3. Dog walkers beware. Big problems can occur when owners try to intervene between their dog and animals like cows, horses or wild boar. Do not get between your dog and an angry animal.
4. Protect children. Do not let your children interact with animals unsupervised, whether it's your neighbour's dog or leaving your baby unsupervised in a public place with wild animals around.
5. Do not antagonise an animal – Try not to approach horses, cows or other large wild animals by trying to feed them, do not throw things or shout at them and never try to catch one.
Red Fox – Vulpes vulpes
· Despite speculation in the press, foxes are not getting bigger. The only scientific evidence tells us that foxes are not growing larger and urban foxes are probably smaller than their country relatives living on farms.
· While some foxes have attacked children this is incredibly rare and not life threatening. There also seems to be a tendency to attribute attacks on children to foxes when they are more probably from domestic dogs.
· Red Foxes are the most widely distributed members of the dog family in the world, having overtaken wolves for the top spot.
· They are good climbers and may sometimes spend the day asleep in the low branches of trees.
· They have only one predator in the UK apart from humans; the golden eagle.
· They are terrific at jumping and have been known to leap 4.5 metres or 15 feet!
· Red foxes are easily recognised by their reddish-orange fur and bushy tail or brush. They are highly adaptable animals and can be found in a wide variety of habitats, from salt marshes to mountain tops. In modern Britain, they have also adapted very well to urban environments.
· Red foxes live from two to six years. Urban foxes tend not to live as long as rural ones, not due to any significant difference in health but due to the greater number of cars in their environment.
· Wildwood's foxes are from the Fox Project, which helps to rehabilitate injured or orphan foxes back to the wild.
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Wildwood Trust is Kent's unique 'Woodland Discovery Park', a visitor attraction with a difference.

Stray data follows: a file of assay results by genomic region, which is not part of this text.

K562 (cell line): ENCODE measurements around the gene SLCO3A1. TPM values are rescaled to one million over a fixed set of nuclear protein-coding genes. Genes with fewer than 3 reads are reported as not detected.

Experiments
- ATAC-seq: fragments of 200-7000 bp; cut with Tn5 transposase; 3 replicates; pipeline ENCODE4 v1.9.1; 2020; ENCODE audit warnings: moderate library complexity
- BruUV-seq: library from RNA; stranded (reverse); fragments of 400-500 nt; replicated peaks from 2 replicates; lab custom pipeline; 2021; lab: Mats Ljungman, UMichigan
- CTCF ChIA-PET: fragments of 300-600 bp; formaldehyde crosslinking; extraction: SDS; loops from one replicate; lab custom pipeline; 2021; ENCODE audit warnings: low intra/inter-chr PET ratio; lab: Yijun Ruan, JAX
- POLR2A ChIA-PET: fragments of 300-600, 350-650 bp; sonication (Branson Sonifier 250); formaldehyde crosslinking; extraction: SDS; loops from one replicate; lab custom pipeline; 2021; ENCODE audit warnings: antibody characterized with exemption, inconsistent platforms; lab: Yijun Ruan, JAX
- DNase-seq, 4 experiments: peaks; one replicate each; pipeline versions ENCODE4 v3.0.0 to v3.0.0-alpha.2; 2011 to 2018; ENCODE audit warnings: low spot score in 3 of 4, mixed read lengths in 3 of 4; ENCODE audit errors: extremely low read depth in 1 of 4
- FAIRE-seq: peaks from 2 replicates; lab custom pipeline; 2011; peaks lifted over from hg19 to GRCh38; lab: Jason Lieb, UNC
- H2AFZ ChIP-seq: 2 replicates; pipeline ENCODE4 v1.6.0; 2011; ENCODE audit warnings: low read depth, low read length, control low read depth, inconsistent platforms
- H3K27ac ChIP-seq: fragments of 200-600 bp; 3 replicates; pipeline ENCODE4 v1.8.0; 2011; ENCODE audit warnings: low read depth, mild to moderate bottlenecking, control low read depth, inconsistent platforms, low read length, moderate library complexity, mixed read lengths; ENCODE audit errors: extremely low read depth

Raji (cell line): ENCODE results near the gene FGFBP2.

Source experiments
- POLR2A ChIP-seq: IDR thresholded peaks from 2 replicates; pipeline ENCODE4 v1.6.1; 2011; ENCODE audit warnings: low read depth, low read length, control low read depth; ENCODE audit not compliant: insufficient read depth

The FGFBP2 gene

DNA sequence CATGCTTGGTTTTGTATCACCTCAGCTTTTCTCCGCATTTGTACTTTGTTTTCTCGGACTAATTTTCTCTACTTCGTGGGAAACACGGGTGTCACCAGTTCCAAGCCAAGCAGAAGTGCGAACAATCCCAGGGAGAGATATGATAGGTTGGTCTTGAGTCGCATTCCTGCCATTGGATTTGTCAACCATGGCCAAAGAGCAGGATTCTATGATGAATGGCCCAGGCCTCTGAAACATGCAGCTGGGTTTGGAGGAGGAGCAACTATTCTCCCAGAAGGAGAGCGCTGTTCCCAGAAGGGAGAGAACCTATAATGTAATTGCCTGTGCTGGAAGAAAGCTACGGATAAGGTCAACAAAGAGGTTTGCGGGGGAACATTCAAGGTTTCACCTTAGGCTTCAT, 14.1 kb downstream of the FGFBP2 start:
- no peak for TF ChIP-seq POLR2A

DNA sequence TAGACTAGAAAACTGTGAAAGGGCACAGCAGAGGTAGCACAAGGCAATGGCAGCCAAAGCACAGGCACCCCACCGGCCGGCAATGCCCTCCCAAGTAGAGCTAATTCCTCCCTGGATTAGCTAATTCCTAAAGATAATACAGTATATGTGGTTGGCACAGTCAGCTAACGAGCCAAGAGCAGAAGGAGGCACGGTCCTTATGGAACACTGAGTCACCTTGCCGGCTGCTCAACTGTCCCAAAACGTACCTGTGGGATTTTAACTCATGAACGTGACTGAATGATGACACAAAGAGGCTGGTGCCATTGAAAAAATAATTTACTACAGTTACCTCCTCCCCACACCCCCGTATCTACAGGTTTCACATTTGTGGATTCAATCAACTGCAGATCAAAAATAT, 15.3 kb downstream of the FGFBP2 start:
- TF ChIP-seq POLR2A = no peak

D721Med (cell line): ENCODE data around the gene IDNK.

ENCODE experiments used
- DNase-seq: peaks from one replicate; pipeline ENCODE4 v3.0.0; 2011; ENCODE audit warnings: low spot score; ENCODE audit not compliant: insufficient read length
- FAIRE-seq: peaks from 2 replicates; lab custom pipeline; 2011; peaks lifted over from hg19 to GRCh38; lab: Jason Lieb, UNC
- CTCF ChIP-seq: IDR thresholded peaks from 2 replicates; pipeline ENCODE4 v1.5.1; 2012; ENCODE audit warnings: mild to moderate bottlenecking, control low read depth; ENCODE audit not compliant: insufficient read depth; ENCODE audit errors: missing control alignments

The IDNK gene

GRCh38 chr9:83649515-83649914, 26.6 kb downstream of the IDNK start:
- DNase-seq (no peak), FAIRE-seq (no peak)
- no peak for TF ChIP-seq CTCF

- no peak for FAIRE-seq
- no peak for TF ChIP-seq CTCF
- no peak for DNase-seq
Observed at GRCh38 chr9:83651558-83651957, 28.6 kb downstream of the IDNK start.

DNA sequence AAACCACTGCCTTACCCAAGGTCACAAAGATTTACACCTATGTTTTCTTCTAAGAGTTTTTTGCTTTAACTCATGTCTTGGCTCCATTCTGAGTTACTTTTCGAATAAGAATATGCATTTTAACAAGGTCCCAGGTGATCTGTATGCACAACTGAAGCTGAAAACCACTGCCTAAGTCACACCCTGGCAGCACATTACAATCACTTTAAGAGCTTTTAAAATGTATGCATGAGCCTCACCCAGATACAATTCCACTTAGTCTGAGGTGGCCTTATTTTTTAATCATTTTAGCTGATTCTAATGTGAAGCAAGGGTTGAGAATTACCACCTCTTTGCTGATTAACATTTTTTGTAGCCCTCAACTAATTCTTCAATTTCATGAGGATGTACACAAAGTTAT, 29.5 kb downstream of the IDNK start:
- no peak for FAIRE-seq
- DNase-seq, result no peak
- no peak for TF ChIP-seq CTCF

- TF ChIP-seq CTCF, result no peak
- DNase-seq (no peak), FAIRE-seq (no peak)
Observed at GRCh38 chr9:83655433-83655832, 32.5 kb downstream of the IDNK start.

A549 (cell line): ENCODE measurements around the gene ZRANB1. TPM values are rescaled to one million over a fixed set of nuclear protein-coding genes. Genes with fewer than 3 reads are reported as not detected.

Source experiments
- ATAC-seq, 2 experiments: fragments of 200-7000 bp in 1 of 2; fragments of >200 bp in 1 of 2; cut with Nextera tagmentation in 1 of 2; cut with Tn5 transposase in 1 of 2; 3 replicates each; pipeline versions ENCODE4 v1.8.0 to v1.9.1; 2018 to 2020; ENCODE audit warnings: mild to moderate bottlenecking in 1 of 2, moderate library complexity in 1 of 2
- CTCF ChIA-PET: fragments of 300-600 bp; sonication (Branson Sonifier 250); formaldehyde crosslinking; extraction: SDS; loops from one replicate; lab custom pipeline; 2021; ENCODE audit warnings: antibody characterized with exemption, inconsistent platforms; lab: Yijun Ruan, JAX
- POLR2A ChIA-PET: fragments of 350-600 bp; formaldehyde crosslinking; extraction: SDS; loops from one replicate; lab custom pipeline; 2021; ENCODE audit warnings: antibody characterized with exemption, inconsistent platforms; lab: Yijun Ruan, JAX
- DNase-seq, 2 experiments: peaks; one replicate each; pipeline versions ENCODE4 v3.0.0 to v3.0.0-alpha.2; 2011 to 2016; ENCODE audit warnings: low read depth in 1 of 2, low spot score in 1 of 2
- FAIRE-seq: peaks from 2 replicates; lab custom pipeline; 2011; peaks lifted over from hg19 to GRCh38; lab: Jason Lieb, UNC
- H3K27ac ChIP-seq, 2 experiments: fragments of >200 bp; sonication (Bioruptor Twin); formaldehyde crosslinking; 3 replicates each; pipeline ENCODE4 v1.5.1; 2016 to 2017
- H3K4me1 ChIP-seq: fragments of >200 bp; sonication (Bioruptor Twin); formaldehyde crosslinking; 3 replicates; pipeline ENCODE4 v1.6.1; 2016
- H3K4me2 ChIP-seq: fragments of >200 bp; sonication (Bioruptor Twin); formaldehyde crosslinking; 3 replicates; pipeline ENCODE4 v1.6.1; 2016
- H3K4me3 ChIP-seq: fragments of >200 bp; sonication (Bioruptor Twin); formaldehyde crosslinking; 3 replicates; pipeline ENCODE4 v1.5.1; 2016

Wildwood is not only the best place to bring the family for a day out, but it is also a bold and innovative new charity, backed by the UK's leading wildlife conservationists. As a new charity Wildwood needs everyone's support in its mission to save our native and once native wildlife from extinction.
Wildwood Trust's vision is to bring back our true 'wildwood', a unique new way of restoring Britain's land to its natural state. This involves releasing large wild herbivores and developing conservation grazing systems to restore natural ecological processes to help Britain team with wildlife again.
The Wildwood 'Woodland Discovery Park' is an ideal day out for all the family where you can come see British Wildlife past and present. Wildwood offers its members and visitors a truly inspirational way to learn about the natural history of Britain by actually seeing the wildlife that once lived here.
Set in a sublime 38 acres of Ancient Woodland, Wildwood offers visitors a truly unique experience. Come Nose to Nose with our secretive badgers, experience what it is like to be hunted by a real live pack of wolves, watch a charging wild boar or see a beaver in his lodge.
Wildwood Trust runs a highly successful programme of Conservation Projects - we are the UK's leading experts in rescuing and re-establishing colonies of Britain's most threatened mammal, the water vole. Wildwood Trust has pioneered the use of ancient wild horses to restore nature reserve. Wildwood Trust has been at the forefront of efforts to re-establish the European Beaver back in Britain where they belong. European Beaver have been proven to help manage water ways to bring back a huge range of plants, insects and animals.